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Archive for March, 2008

Tamper Design

tamper

My favorite tamper is pictured here. It is quite heavy, which means that even though it takes work to lift it, you don’t have to put as much muscle into the down-stroke. Also, the base of this tamper is about as wide as the bag is, so one tamp will cover the entire width of the bag. I used this quite successfully in tamping the earthbags that were filled with scoria.

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My Favorite Tamper

Tampers for earthbag walls come in many different types and sizes. Some prefer casting the base out of concrete. Some prefer all steel. I even tried a big clunky one made entirely of wood. (It looked like a primitive tool recovered from an archeological site.) Or you could buy one from Home Depot.

So here’s my favorite tamper. Actually, there’s two – a long and a short handled version with the same steel base design. An agile 45”version is used for lightly tamping bag contents during filling. The long handled tamper (55”) has more gripping surface, making it easier to apply greater force when tamping walls. Both can be used for wall tamping, of course, but it’s convenient to have both sizes. Having two or more tampers on-site enables other workers to help out and choose the most appropriate size.

Steel base: The design is very simple. The base is made of scrap 3/8” plate steel. There’s a good chance you’ll find lots of small scraps at a local welding shop that will work just fine. There’s one 6” x 6” bottom piece, four angled ribs and one 4” piece of 1-3/4” steel pipe welded together. Drill the pipe as shown to accept a ¼” hex head bolt to secure the handle. Grind the edges, remove any rust and oil, and apply your choice of spray paint.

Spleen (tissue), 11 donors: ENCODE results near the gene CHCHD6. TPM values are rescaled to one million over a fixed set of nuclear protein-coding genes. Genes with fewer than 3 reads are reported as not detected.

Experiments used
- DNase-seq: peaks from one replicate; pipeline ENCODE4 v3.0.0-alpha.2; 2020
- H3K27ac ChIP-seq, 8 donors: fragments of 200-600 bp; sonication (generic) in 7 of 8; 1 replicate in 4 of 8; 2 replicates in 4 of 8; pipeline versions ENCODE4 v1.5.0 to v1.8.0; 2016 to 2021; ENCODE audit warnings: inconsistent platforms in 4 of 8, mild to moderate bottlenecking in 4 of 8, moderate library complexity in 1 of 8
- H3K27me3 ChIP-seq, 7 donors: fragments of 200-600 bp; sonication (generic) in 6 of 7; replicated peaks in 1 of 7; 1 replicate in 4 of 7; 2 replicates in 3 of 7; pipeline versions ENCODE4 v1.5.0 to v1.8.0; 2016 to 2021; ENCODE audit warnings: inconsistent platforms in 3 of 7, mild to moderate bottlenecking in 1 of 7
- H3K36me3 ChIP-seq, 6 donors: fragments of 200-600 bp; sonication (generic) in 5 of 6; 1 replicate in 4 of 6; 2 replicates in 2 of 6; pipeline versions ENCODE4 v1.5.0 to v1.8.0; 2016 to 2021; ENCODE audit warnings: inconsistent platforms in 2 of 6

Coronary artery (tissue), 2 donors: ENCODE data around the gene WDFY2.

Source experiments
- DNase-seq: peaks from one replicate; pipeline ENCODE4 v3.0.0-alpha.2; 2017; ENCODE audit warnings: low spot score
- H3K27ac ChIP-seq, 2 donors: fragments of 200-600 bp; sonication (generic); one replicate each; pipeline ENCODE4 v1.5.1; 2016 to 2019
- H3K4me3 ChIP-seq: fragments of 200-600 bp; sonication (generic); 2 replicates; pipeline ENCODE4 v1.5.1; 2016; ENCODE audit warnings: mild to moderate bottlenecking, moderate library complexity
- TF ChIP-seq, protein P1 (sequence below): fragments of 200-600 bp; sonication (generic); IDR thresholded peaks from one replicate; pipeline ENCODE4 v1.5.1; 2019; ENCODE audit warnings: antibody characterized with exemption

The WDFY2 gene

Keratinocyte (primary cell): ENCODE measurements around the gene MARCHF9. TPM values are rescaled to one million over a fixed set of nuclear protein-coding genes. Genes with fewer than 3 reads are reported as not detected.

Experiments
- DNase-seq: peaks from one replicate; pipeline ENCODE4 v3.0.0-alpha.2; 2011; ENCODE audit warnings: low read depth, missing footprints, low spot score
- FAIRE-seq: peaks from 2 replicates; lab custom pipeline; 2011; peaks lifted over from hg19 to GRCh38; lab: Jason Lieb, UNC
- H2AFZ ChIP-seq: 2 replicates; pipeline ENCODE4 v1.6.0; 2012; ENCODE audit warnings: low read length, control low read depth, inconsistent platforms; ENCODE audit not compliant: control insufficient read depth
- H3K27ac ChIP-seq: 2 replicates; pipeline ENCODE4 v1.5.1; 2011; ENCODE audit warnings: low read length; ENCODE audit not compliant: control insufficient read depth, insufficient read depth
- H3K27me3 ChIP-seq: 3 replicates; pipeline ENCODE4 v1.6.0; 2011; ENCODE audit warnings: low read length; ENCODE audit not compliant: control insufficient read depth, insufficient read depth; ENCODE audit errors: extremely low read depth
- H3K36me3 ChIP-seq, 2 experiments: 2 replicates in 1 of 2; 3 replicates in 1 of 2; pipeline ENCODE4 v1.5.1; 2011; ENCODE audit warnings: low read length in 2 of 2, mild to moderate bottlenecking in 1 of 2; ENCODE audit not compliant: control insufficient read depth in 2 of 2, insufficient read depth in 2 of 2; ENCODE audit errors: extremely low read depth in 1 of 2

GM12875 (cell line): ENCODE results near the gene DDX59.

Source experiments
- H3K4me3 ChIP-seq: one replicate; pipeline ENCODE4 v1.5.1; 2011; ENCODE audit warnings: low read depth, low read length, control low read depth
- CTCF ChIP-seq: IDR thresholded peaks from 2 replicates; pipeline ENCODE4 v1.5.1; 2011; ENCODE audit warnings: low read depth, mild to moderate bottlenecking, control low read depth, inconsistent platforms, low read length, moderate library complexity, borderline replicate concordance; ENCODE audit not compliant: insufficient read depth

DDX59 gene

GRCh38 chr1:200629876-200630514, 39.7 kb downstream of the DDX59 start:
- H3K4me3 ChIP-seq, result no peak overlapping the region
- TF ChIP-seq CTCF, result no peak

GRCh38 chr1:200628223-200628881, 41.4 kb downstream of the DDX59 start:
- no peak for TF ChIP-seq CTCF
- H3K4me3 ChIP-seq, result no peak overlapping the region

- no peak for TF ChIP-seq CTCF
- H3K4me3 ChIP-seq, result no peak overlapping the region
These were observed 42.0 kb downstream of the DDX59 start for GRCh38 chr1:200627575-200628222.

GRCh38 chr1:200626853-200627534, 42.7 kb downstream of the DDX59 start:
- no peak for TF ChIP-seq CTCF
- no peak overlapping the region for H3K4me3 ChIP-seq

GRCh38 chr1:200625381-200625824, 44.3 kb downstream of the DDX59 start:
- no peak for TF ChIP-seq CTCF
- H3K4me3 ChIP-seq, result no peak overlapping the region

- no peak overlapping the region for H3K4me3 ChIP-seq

Handles: I much prefer wood handles over metal. They don’t get as hot as metal and have a more comfortable, natural feel. Sand the wood to eliminate splinters and round the end slightly. Fit the handle to the pipe and pre-drill through the wood. Several thin coats of tung oil will protect the wood. The following link has a good summary of tung oil and application instructions: http://www.mastergardenproducts.com/tungoil.htm.

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Nader Khalili has Died

Nader Khalili

The Father of Earthbag Building, Nader Khalili, died peacefully, surrounded by his family, a couple of days ago. He was 71 years old.

Here is part of a letter sent out by his family to former students:

“The flames that ignited him in life and the quest that brought each of you to Cal-Earth to learn from him have touched all of us and led us on this path….the right path……. for arts, humanity and the environment. His work and words have inspired us and his spirit is powerfully alive in every work and word, building and echo that your enthusiastic and loving hands have helped to create for this world.

His soul imbues every grain of sand and every memory contained in Cal-Earth, which expresses so much of his personal life of the last 17 years.  And your works, like seeds have been growing and flourishing in every corner of the world…”

Born as an Iranian, Nader lived most of his life in the United States, gaining an architectural degree. He worked on the design of high-rise buildings and taught architecture in Southern California. In 1991 he founded Cal-Earth (the California Institute of Earth Art and Architecture)  based in the desert region of Hesperia , California. From this center, he taught classes and workshops on the use of both bricks and bags to fashion domes, arches, vaults, and irregular shapes. These forms sprang from his early exposure to  Middle Eastern architecture.

The earthbag concept evolved from attending a 1984 NASA symposium for brainstorming ways to build shelters on the moon.  He realized that bags filled with lunar “dirt” could be stacked into domes or vaults to provide shelter. This concept was later refined to include stretching barbed wire between the courses of bags to help stabilize the structure. Nader never referred to this building technique as earthbag building; he preferred to call it  “Super Adobe,” referring to the fact that he generally filled the bags (or long tubes) with an adobe soil mix.

In 1999 Nader was issued a U.S. Patent for his Super Adobe technique and he subsequently tried to require contractual arrangements for its use. At this point, however, he had been publicizing the idea for so long it was not an enforcable patent, and few would comply with his request.